My recent ISACA Journal article, “Data Privacy, Data Protection and the Importance of Integration for GDPR Compliance,” describes how the movement and processing of personal data, along with the procedures around those workflows, are central to General Data Protection Regulation (GDPR) compliance. Here are actionable steps enterprises can take to implement a modern integration strategy that ensures both data protection and data privacy.
Ensure Data Protection
The keys to ensuring enterprise data protection through a combination of tools and policy include:
- PGP encryption—Apply Pretty Good Privacy (PGP) encryption standards for data in motion and data at rest, and control the keys.
- Secure protocols—Leverage built-in secure communication protocols like Secure File Transfer Protocol (SFTP) and Applicability Statement 2 (AS2) rather than standard email- or File Transfer Protocol- (FTP-) based workflows, and use digital certificates and keys rather than usernames and passwords to authenticate.
- A backup strategy—Quickly accessing disaster recovery (DR) data is imperative to keep operations running—and compliant. But it is equally important to ensure data in the DR environment is protected in the same way as production.
Ensure Data Privacy
Data privacy has more to do with how the information is governed and used, and it is ensured through enhanced:
- Data minimization—Only collect and keep data that you need. It may seem obvious, but many challenges can be avoided if you do not collect the data in the first place or delete it as soon as it is no longer relevant.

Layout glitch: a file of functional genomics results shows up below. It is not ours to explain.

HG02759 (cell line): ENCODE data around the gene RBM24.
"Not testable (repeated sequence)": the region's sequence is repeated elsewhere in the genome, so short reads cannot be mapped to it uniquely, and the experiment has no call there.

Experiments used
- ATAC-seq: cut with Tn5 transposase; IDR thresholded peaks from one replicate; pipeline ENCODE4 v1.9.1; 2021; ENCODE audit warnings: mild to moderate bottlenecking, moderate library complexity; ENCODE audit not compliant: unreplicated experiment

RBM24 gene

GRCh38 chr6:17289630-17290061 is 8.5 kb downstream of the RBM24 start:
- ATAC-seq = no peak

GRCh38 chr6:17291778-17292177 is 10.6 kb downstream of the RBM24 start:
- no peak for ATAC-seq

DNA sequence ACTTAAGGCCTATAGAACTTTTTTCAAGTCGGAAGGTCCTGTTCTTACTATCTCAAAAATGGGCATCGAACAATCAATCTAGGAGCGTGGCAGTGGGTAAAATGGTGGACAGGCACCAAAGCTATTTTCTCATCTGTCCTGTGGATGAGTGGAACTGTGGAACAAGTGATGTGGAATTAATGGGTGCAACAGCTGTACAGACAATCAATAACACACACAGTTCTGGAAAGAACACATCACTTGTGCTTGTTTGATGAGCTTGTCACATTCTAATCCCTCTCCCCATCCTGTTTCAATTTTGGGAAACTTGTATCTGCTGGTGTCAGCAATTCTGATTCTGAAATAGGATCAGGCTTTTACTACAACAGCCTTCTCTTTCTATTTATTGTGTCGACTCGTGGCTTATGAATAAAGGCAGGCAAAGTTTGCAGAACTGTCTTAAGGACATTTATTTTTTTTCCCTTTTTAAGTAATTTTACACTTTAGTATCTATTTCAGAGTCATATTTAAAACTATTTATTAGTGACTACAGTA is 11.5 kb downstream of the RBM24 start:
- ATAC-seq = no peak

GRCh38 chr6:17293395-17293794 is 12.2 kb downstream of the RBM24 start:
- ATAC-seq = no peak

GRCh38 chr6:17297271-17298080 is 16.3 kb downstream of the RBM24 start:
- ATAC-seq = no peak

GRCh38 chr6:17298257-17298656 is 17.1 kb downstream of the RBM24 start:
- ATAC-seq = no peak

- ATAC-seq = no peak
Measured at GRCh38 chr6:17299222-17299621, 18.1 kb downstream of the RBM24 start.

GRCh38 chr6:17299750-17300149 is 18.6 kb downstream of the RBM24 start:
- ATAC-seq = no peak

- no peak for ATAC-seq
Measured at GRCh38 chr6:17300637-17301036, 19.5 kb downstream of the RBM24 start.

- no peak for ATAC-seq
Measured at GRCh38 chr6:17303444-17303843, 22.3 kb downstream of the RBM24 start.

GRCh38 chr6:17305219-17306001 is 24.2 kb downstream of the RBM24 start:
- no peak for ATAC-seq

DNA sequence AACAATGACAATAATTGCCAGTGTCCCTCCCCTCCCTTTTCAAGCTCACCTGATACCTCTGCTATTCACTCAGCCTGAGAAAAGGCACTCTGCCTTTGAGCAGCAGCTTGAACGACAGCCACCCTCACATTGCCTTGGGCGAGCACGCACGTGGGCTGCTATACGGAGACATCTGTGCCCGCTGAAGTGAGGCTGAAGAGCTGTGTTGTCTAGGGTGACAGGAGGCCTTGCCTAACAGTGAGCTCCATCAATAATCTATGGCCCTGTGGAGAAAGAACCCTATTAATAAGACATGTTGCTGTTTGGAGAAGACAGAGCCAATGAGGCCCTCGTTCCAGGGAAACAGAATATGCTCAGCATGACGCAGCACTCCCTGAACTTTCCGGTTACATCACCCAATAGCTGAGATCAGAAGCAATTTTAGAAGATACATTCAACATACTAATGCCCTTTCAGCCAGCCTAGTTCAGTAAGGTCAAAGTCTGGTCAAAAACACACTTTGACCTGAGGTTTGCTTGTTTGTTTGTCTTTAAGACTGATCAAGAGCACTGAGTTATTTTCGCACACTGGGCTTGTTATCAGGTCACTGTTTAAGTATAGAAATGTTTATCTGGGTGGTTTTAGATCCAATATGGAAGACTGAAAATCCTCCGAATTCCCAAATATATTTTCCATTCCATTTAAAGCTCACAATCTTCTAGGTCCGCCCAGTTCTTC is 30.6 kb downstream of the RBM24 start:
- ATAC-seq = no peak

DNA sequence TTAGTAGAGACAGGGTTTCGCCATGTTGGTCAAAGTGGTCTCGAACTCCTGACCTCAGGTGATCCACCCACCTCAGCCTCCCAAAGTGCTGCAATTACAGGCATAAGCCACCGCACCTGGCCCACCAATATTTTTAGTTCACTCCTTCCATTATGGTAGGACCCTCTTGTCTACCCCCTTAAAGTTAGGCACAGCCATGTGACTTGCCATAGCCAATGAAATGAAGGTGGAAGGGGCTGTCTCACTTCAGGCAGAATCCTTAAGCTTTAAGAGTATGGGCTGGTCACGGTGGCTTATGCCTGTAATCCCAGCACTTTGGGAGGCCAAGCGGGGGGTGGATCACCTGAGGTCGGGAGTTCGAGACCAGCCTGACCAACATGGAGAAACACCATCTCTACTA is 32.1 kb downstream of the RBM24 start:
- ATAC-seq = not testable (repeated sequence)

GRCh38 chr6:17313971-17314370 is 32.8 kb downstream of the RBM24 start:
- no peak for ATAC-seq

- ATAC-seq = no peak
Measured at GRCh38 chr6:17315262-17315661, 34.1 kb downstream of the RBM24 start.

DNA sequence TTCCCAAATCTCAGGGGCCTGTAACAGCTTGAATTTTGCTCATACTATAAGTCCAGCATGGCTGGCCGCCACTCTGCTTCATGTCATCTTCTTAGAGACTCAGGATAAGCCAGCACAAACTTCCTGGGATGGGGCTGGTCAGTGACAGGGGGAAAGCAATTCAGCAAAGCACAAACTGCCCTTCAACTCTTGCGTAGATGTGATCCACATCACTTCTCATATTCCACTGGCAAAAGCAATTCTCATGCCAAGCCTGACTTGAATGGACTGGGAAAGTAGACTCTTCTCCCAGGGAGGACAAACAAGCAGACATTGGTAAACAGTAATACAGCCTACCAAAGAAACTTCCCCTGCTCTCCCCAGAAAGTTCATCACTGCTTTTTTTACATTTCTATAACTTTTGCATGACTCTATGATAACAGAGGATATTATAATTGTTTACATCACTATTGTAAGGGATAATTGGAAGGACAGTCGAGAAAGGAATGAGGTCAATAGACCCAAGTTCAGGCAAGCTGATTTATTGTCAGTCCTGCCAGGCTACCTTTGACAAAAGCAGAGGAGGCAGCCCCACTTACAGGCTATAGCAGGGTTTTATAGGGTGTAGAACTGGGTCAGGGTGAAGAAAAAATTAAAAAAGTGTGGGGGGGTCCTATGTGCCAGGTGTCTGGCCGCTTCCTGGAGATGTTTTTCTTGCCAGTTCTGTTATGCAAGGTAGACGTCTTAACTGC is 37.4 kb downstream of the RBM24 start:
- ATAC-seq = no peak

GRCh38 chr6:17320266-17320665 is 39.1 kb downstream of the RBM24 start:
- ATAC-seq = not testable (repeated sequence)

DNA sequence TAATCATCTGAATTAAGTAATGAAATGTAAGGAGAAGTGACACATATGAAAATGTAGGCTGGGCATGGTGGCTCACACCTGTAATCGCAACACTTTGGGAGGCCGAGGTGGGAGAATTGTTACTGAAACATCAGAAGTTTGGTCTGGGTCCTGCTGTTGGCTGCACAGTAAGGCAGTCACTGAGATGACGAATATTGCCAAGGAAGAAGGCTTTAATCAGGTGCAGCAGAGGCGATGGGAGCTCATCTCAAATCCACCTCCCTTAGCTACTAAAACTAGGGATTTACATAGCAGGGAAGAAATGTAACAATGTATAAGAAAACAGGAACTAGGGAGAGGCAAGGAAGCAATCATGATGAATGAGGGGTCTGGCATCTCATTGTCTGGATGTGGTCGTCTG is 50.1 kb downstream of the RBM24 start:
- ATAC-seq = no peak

- Governance—End-to-end integration enables a full view of the entire life cycle of your data. Leverage dashboards to see every touch along the data journey, and safeguard against unauthorized access.
- Control—How do you know who can access data and for how long? Do they really need access? Similar to data minimization, reducing the number of people who have access will simplify control.
- Education—Regardless of the technology in place, you are ultimately at the mercy of your people. Make sure you educate them on what is expected and what their responsibilities are.
While you could lock a few developers in a room and build out solutions that enable all these things, it will be more cumbersome and more expensive in the long run. What happens, for instance, when the next GDPR gets passed and your solution does not quite comply? You end up modifying your existing solution or rebuilding it altogether.
I recommend a single-platform ecosystem integration solution with built-in security, governance and control mechanisms to manage your data workflows.
Read Dave Brunswick’s recent Journal article:
“Data Privacy, Data Protection and the Importance of Integration for GDPR Compliance,” ISACA Journal, volume 1, 2019.